I’m seeing a new brilliant rheumatologist who thinks it is AS and Crohn’s and Colitis. But it has felt like just another wild goose chase of tests that won’t lead to improvement anyway. I’ve done this for years and feel finished chasing my tail.
Are there other AS patients without spinal fusion (despite 17 year disease) with severe pain, stiffness, and fatigue that seem worse than everyone else? A relative described an employee with AS and she is much better than I am. She can work a physically demanding job and I’m having so much trouble being a stay at home mom to one child. I haven’t found another disease that matches me better than AS. Do you think I’m missing the true diagnosis or does pain level just vary from person to person? One doctor told me it has to be AS because there is no other disease that causes sacroilitis. Maybe my brain is wired wrong after so many years of pain. Biologics may have prevented fusion, but they don’t dazzle in the pain and fatigue department. It does help morning stiffness and smaller joint pain though.
I’ve read many descriptions and Dr.Khan’s book described me exactly. Even the same order of symptoms appearing. I’m a woman and the disease can be different in women, but his book was spot on.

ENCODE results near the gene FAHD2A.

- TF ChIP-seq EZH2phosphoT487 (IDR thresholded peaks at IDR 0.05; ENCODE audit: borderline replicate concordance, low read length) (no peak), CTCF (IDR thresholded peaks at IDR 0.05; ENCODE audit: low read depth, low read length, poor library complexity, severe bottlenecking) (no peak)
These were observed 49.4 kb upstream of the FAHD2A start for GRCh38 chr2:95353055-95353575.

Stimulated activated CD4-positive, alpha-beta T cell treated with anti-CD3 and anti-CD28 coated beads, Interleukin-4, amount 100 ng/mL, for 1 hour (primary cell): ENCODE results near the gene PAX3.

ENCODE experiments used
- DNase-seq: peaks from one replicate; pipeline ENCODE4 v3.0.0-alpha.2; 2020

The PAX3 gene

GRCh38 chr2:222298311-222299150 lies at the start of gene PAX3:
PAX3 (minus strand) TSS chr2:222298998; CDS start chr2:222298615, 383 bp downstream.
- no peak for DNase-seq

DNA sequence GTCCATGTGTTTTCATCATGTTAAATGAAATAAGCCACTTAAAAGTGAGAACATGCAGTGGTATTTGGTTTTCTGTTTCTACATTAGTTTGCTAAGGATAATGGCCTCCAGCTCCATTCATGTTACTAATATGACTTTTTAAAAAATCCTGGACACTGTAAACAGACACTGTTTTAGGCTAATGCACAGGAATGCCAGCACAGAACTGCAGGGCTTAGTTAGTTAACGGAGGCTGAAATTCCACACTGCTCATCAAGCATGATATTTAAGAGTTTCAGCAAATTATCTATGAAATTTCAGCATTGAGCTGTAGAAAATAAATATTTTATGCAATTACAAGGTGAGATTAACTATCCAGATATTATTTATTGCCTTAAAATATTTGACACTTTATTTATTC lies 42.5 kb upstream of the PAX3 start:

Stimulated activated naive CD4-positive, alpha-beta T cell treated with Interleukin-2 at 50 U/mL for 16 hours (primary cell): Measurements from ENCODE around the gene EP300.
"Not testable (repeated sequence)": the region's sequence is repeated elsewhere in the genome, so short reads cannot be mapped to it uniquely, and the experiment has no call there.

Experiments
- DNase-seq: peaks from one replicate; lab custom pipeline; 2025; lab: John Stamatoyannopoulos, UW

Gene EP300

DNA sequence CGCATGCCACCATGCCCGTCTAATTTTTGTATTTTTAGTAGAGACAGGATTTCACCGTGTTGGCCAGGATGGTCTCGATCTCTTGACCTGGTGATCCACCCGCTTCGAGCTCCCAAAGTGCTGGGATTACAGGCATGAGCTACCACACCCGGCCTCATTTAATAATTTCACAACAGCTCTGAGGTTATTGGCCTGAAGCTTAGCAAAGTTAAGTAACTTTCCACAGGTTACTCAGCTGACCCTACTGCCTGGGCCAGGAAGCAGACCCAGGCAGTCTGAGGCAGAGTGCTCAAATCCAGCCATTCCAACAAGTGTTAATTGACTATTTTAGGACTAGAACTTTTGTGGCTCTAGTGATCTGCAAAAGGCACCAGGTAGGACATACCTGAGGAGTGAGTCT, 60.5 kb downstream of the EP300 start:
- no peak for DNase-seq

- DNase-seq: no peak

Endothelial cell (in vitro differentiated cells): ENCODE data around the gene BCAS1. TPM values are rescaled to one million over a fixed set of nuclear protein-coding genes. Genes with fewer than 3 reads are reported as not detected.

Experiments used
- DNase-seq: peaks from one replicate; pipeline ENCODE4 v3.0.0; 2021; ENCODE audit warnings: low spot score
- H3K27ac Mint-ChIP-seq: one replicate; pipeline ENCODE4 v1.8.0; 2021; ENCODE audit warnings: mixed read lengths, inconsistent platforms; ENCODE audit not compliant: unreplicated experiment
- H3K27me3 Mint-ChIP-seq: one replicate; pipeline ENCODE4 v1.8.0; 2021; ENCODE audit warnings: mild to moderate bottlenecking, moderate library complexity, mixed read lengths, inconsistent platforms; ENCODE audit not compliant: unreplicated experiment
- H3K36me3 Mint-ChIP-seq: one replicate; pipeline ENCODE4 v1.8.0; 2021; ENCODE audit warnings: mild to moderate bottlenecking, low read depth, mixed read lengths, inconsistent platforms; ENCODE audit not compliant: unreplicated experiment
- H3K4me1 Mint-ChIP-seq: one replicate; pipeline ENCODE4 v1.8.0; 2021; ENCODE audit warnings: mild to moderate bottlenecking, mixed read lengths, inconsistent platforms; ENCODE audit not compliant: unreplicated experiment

I have lost all hope and it’s daunting thinking about living more years like this and dealing with other health issues as you age. I would appreciate any feedback! Thank you!
Hi kimarch,the forum tends to be quiet on the weekends and holidays so give it time you will get responses. You probably will be heading in the direction of a biologic but it will need to be when you're ready for it. Everyone knows when it's time. Cosentyx helped me more with peripheral but I have been on it for two years and it doesn't work as well anymore. Haven't been on sulfasalazine but many people on here have. I also use IMAK arthritis gloves. I use them at night during the winter. Danielle